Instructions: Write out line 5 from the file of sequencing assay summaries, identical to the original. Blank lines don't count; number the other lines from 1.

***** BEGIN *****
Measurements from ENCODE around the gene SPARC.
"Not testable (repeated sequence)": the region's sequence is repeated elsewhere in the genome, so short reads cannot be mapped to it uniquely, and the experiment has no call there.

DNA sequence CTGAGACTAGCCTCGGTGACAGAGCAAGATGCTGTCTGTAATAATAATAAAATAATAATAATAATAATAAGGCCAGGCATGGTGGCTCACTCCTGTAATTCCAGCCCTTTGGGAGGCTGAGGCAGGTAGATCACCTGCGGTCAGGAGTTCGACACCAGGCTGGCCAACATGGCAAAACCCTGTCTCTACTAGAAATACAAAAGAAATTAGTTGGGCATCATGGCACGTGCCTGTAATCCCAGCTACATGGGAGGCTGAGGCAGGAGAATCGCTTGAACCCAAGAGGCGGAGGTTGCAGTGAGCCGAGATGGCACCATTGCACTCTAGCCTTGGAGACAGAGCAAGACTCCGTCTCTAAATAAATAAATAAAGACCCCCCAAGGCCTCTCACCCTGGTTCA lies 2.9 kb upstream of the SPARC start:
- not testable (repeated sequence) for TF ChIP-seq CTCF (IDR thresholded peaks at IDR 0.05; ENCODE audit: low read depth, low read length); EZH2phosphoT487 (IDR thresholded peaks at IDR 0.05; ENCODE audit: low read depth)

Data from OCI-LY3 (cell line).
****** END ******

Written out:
Data from OCI-LY3 (cell line).